On 7 December, the John Desmond Bernal Prize was awarded to Prof. Arie Rip. Rip is professor emeritus of ‘Philosophy of Science and Technology’ at the University of Twente. The Bernal Prize is awarded to scientists who have made an outstanding contribution to the interdisciplinary field of ‘Science & Technology Studies’ (STS). As one of the founding fathers of the field, Arie Rip has played a huge part, both substantively and institutionally. His efforts started at the beginning of the 1970s.
Arie Rip has dedicated himself to the field at both national and international level. One of the areas in which he was active is technology assessment. Rip introduced the ‘constructive technology assessment’ method (CTA). Using this method he and his colleagues assessed the social impact of a technology: what the advantages and disadvantages are, what it means for society and how you can give it direction at an early stage. In particular, Rip did a lot of work in the field of nanotechnology.
“I’m proud that I have been selected to join the list of Bernal Prize Awardees”, says Arie Rip. “During my career I worked passionately and with great pleasure with like-minded colleagues both in the Netherlands and abroad. In particular with my PhD graduates. Although the Bernal Prize is awarded to an individual, the history of my work bears witness to the fact that it was done as part of a group. And I’m delighted that the award of the Bernal Prize 2022 also recognises this group, in all its diversity.”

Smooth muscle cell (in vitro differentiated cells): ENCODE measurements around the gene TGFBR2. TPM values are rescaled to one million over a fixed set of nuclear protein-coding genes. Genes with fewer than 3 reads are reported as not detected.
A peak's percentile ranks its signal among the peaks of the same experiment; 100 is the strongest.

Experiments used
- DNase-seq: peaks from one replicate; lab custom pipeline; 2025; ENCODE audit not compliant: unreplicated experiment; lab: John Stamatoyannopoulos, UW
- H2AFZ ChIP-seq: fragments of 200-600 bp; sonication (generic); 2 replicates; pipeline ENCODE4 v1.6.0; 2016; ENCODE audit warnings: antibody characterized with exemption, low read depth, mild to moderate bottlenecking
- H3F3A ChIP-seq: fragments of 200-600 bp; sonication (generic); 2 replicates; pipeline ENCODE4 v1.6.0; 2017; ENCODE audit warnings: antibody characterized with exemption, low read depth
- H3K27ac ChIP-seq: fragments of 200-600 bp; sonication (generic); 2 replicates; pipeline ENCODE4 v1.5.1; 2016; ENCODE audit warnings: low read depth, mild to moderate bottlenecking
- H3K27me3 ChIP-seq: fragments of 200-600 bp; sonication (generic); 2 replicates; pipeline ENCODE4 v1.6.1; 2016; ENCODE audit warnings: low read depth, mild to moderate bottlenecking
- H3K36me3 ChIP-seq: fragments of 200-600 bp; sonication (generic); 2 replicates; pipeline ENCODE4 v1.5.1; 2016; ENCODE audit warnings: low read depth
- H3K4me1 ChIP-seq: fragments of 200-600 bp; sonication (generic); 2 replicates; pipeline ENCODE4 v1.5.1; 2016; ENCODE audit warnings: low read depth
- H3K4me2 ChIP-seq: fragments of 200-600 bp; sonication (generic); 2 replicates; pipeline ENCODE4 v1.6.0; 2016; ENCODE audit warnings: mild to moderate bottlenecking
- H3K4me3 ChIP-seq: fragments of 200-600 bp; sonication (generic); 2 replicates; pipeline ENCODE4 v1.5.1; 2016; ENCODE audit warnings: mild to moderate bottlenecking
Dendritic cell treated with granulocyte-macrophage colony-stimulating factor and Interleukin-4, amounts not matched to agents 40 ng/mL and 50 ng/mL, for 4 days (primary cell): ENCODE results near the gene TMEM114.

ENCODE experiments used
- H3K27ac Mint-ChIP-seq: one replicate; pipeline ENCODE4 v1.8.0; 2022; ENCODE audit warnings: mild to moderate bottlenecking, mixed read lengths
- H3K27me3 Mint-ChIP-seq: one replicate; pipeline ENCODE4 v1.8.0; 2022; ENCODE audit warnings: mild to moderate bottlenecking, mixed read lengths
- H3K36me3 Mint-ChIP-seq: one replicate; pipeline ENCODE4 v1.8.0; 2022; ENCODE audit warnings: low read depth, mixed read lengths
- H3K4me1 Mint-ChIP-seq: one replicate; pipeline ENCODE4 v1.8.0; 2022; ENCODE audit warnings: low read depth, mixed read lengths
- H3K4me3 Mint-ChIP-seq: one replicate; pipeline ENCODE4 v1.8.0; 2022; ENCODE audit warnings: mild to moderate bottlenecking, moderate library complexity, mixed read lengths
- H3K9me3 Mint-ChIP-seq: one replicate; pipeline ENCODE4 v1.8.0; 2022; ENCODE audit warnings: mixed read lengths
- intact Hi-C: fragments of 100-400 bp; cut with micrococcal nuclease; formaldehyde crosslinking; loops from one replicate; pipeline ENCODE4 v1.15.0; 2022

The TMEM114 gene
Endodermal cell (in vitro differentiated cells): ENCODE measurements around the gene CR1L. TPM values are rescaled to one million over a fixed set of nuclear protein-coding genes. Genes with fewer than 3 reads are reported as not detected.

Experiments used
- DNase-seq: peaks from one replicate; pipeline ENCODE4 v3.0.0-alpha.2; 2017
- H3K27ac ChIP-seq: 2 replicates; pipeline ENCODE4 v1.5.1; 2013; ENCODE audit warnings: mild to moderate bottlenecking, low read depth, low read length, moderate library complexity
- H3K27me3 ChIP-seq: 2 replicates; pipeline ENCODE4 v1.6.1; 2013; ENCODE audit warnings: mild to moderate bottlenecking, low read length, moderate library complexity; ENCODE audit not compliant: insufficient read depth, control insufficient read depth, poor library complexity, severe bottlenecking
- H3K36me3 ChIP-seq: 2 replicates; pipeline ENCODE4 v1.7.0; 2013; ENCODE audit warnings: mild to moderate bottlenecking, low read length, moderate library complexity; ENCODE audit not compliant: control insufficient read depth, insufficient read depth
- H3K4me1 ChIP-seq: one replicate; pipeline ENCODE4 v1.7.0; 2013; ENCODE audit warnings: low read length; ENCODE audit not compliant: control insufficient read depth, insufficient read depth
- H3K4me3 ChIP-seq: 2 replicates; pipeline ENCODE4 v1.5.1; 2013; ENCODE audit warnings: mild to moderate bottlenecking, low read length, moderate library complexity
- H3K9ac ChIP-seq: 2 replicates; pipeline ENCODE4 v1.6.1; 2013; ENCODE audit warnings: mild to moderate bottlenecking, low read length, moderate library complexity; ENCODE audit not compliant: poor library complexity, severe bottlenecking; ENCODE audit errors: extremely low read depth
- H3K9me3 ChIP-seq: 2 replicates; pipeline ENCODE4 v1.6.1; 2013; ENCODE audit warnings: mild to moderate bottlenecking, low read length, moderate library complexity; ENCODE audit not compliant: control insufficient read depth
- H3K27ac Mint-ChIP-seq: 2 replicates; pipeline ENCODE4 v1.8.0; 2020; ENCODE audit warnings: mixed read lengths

One of Arie Rip’s PhD graduates is Klaasjan Visscher. Visscher is now an associate professor at the University of Twente and head of the department in which Rip is still active (STePS – which will merge with CHEPS on 1 January 2023). “The Bernal Prize is well deserved recognition of the career of Arie Rip”, Visscher stresses. “The ideas that I and many others got from Arie are a source of inspiration on which you can draw throughout your life. He taught me to think about technological developments and how you can anticipate them. You can recognise his thought processes in many of his colleagues, past and present, and also in a broader context in our ‘people first university of technology’.”
The Society for Social Studies of Science (4S) awards the Bernal Prize every year to someone who has made a special contribution to the field of STS. Previous winners include founders of the field, as well as top-level scientists who have devoted their careers to understanding the social dimensions of science and technology. Last year’s prize also went to a UT scientist. It was then Nelly Oudshoorn, professor emeritus in the same department as Arie Rip, who went home with the prize.
And this is not the first time that 4S has honoured Arie Rip for his work. In 2016 he received the Mentoring Award for supporting and mentoring many younger and older colleagues, thereby contributing – through ethical leadership and sustainable commitment – to the continuation and growth of Science & Technology Studies worldwide.